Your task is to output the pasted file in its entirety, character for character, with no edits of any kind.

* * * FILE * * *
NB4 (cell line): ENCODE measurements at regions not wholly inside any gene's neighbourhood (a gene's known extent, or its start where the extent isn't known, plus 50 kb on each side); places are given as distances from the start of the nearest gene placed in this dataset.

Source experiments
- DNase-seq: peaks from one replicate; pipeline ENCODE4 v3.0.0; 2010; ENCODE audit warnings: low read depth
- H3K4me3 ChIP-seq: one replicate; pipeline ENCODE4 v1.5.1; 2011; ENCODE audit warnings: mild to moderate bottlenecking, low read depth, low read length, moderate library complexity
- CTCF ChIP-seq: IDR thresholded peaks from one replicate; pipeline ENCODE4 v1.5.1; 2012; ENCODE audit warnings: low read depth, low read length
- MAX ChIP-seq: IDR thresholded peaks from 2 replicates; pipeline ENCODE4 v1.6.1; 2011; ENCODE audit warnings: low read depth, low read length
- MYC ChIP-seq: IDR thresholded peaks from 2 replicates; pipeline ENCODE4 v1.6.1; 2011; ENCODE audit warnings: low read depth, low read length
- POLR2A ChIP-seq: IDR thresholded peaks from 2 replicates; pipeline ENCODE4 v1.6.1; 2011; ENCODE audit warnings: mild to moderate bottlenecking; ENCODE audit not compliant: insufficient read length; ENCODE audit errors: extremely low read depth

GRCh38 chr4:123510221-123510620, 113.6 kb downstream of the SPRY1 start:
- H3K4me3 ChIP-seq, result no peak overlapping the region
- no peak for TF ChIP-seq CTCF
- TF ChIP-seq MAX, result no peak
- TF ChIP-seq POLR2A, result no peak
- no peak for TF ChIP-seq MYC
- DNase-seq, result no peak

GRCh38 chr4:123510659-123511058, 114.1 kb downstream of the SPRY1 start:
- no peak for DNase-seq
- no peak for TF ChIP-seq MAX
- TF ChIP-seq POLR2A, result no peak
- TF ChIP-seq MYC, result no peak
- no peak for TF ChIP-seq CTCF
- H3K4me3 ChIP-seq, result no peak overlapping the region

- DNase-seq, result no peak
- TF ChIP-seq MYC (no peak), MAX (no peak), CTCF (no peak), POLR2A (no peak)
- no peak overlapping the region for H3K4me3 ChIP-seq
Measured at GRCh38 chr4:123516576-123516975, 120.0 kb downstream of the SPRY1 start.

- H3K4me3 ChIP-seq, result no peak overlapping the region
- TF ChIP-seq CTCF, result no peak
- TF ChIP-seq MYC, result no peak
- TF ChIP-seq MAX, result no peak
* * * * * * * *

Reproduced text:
NB4 (cell line): ENCODE measurements at regions not wholly inside any gene's neighbourhood (a gene's known extent, or its start where the extent isn't known, plus 50 kb on each side); places are given as distances from the start of the nearest gene placed in this dataset.

Source experiments
- DNase-seq: peaks from one replicate; pipeline ENCODE4 v3.0.0; 2010; ENCODE audit warnings: low read depth
- H3K4me3 ChIP-seq: one replicate; pipeline ENCODE4 v1.5.1; 2011; ENCODE audit warnings: mild to moderate bottlenecking, low read depth, low read length, moderate library complexity
- CTCF ChIP-seq: IDR thresholded peaks from one replicate; pipeline ENCODE4 v1.5.1; 2012; ENCODE audit warnings: low read depth, low read length
- MAX ChIP-seq: IDR thresholded peaks from 2 replicates; pipeline ENCODE4 v1.6.1; 2011; ENCODE audit warnings: low read depth, low read length
- MYC ChIP-seq: IDR thresholded peaks from 2 replicates; pipeline ENCODE4 v1.6.1; 2011; ENCODE audit warnings: low read depth, low read length
- POLR2A ChIP-seq: IDR thresholded peaks from 2 replicates; pipeline ENCODE4 v1.6.1; 2011; ENCODE audit warnings: mild to moderate bottlenecking; ENCODE audit not compliant: insufficient read length; ENCODE audit errors: extremely low read depth

GRCh38 chr4:123510221-123510620, 113.6 kb downstream of the SPRY1 start:
- H3K4me3 ChIP-seq, result no peak overlapping the region
- no peak for TF ChIP-seq CTCF
- TF ChIP-seq MAX, result no peak
- TF ChIP-seq POLR2A, result no peak
- no peak for TF ChIP-seq MYC
- DNase-seq, result no peak

GRCh38 chr4:123510659-123511058, 114.1 kb downstream of the SPRY1 start:
- no peak for DNase-seq
- no peak for TF ChIP-seq MAX
- TF ChIP-seq POLR2A, result no peak
- TF ChIP-seq MYC, result no peak
- no peak for TF ChIP-seq CTCF
- H3K4me3 ChIP-seq, result no peak overlapping the region

- DNase-seq, result no peak
- TF ChIP-seq MYC (no peak), MAX (no peak), CTCF (no peak), POLR2A (no peak)
- no peak overlapping the region for H3K4me3 ChIP-seq
Measured at GRCh38 chr4:123516576-123516975, 120.0 kb downstream of the SPRY1 start.

- H3K4me3 ChIP-seq, result no peak overlapping the region
- TF ChIP-seq CTCF, result no peak
- TF ChIP-seq MYC, result no peak
- TF ChIP-seq MAX, result no peak